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Fragment of the beard of the Great Sphinx

 

Length: 78.700 cm

Gift of Giovanni Battista Caviglia

EA 58

Room 4: Egyptian sculpture

    Fragment of the beard of the Great Sphinx

    From Giza, Egypt
    Perhaps New Kingdom, 14th century BC

    Together with the nearby pyramids, the Great Sphinx at Giza is one of the great symbols of ancient Egypt. It is generally attributed to Khafre, the king who built the second pyramid. It was carved out of local limestone, which was probably left over from rock used for construction of the 'Great Pyramid' of Khufu (Greek: Kheops), Khafre's father.

    The British Museum has this small fragment - about one-thirtieth in total - of the Great Sphinx's beard. It was presented by Giovanni Battista Caviglia, who excavated at Giza in 1817 and cleared parts of the Sphinx, which was then buried in sand up to the neck. His expenses were covered by Henry Salt (British Consul-General) and other British businessmen, with an agreement that finds be presented to The British Museum. This was done according to a directive of Mohammed Ali Pasha, who was at that time virtually the ruler of Egypt.

    Caviglia found a number of fragments of the beard and the tip of the uraeus between the paws of the Sphinx, and left other parts of the beard in the sand. When the Sphinx was cleared in 1925-26 some other fragments were removed to the Cairo Museum.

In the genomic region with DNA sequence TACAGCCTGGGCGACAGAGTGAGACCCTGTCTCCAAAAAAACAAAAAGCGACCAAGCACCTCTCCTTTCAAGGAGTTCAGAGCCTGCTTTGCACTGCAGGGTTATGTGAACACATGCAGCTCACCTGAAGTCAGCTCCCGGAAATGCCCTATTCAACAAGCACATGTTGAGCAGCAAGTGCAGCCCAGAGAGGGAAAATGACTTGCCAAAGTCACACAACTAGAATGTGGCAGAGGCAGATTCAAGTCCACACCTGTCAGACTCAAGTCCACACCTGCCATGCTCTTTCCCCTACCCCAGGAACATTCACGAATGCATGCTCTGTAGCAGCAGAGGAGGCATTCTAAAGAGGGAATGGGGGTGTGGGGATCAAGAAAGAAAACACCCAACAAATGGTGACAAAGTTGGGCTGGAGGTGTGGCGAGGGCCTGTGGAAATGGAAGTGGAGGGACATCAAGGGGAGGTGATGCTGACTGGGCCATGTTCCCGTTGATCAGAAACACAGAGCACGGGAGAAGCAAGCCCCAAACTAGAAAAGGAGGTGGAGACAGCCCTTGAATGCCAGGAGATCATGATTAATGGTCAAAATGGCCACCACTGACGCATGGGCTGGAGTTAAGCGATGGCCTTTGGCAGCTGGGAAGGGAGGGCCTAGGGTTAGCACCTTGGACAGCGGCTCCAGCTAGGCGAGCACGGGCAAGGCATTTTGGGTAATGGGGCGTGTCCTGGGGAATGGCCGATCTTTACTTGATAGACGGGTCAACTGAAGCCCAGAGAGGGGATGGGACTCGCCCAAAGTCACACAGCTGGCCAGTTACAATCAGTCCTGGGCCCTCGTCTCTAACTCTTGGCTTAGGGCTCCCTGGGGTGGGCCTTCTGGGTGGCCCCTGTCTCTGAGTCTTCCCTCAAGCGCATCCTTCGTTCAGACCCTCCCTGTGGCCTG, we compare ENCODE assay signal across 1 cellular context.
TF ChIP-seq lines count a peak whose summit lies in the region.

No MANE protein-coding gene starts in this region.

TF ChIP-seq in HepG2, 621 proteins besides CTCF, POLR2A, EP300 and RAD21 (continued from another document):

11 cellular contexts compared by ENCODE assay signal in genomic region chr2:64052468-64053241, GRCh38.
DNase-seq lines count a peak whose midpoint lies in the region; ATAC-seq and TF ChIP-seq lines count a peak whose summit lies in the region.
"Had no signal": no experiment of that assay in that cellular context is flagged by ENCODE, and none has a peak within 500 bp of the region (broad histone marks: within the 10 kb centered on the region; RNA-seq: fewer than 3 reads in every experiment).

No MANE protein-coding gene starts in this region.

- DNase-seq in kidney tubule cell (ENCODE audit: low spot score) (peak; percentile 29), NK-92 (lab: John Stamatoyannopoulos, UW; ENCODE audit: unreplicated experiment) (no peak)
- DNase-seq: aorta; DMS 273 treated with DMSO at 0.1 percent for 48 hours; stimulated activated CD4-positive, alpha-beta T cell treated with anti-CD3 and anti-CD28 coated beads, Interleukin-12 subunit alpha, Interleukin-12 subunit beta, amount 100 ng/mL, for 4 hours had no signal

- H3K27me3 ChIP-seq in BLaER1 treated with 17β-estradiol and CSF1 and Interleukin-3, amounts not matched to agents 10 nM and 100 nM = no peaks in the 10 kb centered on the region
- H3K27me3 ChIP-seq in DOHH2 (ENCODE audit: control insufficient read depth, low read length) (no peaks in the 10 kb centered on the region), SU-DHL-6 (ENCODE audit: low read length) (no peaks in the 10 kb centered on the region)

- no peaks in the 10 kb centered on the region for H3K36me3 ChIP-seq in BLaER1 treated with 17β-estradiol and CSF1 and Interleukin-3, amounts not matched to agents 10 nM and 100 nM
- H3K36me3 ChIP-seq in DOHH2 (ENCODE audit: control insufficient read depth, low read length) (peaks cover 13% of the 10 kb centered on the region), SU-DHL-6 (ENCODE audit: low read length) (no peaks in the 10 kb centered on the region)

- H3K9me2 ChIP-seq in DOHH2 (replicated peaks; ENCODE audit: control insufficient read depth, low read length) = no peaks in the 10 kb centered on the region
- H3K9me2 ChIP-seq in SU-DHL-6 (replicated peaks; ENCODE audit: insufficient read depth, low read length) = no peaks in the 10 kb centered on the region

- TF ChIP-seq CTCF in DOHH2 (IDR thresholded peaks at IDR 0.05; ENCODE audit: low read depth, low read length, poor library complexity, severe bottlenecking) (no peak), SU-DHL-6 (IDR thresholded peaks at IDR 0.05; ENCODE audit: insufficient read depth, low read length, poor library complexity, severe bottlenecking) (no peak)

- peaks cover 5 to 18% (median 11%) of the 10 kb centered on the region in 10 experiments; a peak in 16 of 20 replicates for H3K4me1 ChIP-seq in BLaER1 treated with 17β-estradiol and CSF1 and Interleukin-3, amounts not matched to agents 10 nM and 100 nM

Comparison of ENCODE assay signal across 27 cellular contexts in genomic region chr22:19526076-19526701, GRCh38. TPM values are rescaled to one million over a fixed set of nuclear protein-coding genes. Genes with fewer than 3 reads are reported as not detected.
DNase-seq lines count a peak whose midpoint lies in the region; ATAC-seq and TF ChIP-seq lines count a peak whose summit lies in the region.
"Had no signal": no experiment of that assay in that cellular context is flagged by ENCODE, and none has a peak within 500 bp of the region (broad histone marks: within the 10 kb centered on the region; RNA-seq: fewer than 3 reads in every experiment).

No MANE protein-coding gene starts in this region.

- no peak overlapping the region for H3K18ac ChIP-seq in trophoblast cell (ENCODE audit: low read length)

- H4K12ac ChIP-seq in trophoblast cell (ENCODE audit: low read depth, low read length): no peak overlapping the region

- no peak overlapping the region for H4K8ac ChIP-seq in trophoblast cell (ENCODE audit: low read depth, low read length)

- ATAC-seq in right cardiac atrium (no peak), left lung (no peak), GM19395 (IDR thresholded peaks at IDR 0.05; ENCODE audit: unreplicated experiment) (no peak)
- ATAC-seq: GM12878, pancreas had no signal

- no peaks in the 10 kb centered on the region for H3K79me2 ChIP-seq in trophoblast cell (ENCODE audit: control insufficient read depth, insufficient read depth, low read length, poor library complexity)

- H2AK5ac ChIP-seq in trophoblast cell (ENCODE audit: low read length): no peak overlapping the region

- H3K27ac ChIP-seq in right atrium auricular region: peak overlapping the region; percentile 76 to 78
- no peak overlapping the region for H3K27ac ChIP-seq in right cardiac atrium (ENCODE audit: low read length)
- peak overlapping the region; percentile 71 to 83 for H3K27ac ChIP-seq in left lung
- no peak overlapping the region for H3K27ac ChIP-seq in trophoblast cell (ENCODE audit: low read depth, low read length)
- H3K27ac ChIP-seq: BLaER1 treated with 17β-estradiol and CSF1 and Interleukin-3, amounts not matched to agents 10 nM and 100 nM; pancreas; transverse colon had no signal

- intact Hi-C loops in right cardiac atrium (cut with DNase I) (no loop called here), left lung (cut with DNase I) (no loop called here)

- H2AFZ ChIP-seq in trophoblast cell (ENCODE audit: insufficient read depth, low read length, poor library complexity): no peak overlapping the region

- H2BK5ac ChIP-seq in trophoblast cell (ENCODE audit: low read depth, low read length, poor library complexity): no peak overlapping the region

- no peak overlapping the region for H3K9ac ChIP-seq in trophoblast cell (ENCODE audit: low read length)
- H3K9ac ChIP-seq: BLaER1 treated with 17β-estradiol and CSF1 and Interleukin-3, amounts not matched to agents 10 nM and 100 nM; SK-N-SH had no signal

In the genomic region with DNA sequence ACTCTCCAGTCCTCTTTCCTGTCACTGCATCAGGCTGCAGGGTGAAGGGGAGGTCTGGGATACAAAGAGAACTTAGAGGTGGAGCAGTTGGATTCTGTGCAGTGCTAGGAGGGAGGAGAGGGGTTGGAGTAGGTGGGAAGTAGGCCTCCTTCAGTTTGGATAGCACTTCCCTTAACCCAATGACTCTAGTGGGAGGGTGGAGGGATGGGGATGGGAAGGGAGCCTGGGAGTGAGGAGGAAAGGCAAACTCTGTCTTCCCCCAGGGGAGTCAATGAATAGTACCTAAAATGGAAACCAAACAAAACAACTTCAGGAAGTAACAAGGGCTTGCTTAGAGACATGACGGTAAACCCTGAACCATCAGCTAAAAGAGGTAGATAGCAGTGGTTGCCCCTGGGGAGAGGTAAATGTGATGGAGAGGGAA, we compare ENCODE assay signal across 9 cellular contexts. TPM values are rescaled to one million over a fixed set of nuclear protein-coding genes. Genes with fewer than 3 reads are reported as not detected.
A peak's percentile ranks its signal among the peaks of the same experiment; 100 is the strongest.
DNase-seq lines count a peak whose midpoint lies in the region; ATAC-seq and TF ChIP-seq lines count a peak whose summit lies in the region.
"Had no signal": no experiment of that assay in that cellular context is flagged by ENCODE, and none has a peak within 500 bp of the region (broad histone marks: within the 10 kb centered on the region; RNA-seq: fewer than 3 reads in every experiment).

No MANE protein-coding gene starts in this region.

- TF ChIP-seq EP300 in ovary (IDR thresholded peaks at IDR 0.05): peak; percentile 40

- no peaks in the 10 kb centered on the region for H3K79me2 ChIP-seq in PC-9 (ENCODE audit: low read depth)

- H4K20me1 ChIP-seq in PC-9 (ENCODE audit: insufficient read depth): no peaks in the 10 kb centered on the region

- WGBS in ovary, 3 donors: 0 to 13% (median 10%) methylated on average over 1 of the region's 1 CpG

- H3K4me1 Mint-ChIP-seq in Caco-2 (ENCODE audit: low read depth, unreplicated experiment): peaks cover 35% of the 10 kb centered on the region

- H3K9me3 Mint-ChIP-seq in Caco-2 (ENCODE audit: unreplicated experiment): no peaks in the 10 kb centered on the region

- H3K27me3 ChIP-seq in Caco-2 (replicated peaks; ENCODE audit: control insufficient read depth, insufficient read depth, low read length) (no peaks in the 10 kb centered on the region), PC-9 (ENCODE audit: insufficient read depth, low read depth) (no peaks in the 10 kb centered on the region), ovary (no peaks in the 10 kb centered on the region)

The sphinx takes the form of a lion's body with a royal head, symbolizing the immense power of the king. The fragment shows the beard to have been of the plaited, 'divine' type, depicted on gods and the dead, rather than kings and the living (see an example on the sarcophagus of Sasobek, also in The British Museum). However, it is doubtful whether it would have had a beard when first carved in about 2550 BC; it was probably added during restoration work in the Eighteenth Dynasty (about 1550-1295 BC), and fell off in antiquity. It has sometimes been suggested that damage to the face was caused during the late eighteenth century by Napoleon's troops. In fact an early fifteenth-century Arab historian reported that the face had been disfigured in his time. Seventeenth- and mid-eighteenth-century drawings, made before the French expedition to Egypt, appear to support his report.

    M. Lehner, The complete pyramids (London, Thames and Hudson, 1998)

    Z. Hawas, The secrets of the Sphinx (Cairo, 1998)

    G. Hart, Pharaohs and pyramids (London, Dorling Kindersley in association with the British Museum, 1991)

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    On display: Room 4: Egyptian sculpture

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